She adds “Being a researcher is incredibly rewarding. But what I’ve realised is that commercialisation can help the research findings reach people in the wider society and commercialisation requires an entirely different skill set and knowledge base than what scientists like me tend to have.”
Insights from Pacific Channel
Pacific Channel Senior Associate, Emerald Scofield. uses the word ‘inspiring’ to describe all the applicants.
“The judging panel, including Dr Ashwath Sundaresun, Prof Cather Simpson and myself, were very impressed with every application. Pleasingly, we had submissions from right around the country, from researchers and academics at completely different stages of their careers. As judges, we all struggled to narrow down the applicants because all the researchers demonstrated a passion for being impactful with what they do.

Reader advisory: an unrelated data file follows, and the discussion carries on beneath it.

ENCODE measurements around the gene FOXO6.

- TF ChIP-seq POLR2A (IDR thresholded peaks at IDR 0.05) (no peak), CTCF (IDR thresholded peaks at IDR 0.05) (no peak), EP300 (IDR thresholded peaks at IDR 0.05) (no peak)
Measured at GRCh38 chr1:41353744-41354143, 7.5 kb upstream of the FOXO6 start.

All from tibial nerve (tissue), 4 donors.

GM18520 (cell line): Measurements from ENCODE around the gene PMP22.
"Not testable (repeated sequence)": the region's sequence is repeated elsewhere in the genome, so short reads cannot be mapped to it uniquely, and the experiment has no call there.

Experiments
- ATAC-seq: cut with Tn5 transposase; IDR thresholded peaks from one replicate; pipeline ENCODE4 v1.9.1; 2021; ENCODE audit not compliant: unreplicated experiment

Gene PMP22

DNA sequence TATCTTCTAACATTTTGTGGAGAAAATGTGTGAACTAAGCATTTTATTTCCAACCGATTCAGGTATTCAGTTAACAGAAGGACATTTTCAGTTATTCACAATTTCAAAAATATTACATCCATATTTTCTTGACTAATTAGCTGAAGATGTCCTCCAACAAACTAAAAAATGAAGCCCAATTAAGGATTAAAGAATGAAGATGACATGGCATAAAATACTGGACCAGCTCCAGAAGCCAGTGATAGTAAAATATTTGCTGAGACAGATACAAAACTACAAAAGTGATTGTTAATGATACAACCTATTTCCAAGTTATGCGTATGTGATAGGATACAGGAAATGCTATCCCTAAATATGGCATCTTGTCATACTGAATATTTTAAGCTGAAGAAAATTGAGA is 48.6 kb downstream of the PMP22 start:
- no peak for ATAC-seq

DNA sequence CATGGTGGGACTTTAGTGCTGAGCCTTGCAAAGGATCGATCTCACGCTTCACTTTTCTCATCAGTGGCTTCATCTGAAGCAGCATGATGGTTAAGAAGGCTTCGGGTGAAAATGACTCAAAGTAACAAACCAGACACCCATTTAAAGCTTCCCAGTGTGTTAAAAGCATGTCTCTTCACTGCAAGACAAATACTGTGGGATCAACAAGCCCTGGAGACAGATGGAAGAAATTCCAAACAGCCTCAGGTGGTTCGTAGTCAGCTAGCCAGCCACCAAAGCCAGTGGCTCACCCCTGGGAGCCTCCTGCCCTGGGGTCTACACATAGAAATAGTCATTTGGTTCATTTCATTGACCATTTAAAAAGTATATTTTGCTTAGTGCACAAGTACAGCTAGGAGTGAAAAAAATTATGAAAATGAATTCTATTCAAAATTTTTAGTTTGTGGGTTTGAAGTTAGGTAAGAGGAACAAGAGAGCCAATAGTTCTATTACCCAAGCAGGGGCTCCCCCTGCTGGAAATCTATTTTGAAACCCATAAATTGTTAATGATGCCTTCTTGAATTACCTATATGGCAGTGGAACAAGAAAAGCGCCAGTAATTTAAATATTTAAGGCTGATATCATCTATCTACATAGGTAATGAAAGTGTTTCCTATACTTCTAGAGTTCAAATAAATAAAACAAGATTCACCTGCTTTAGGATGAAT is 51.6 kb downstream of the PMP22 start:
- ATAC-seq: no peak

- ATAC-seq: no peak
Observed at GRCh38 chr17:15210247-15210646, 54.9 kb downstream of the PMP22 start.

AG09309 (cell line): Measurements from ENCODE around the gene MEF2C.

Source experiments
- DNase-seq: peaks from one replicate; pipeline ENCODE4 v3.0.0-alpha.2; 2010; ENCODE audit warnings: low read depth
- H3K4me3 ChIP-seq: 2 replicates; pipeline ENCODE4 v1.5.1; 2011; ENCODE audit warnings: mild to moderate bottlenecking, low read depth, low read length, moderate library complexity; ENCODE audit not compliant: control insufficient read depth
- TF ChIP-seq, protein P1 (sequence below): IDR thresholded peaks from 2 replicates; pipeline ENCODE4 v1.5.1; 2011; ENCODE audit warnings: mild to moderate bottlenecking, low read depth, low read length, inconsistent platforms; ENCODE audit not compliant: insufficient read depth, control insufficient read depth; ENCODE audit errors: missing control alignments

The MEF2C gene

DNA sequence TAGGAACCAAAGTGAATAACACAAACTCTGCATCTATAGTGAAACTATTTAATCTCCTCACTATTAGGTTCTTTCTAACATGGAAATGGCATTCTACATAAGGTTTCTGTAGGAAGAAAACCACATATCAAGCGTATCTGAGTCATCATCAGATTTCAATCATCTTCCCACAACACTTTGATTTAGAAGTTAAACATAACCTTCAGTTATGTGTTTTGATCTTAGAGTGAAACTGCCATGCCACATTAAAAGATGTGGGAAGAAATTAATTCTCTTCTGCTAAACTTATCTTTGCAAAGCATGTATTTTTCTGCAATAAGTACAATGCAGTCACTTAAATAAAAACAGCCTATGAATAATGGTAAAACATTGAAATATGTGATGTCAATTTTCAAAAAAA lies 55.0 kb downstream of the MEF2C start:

“Dr Ponnampalam was engaging and really open to feedback. From a venture capital perspective, these attributes are vital to achieving a successful commercialisation journey.
“Not only did she have an idea, but a vision of what a product using her ideas could be. She was also candid about what she knew and what she didn’t. She wants to solve a problem and wants the right people around her to help make the solution simple and accessible.
“Interestingly, we saw through the applications different approaches to solving existing problems and societal problems that are completely under-researched.
“IVF, for example, which is the area of Dr Ponnampalam’s research, doesn’t get anywhere near enough funding – both from a research and venture capital viewpoint,” said Emerald.
According to Dr Ponnampalam, compared to what we know about men, female health tends to be under-researched.
“Female health has always been under-researched; we simply don’t know enough about their bodies. Take endometriosis, for example; it can take up to 10 years or longer to be diagnosed. There is relatively low awareness, and often, people think those who complain about pelvic pain are overreacting.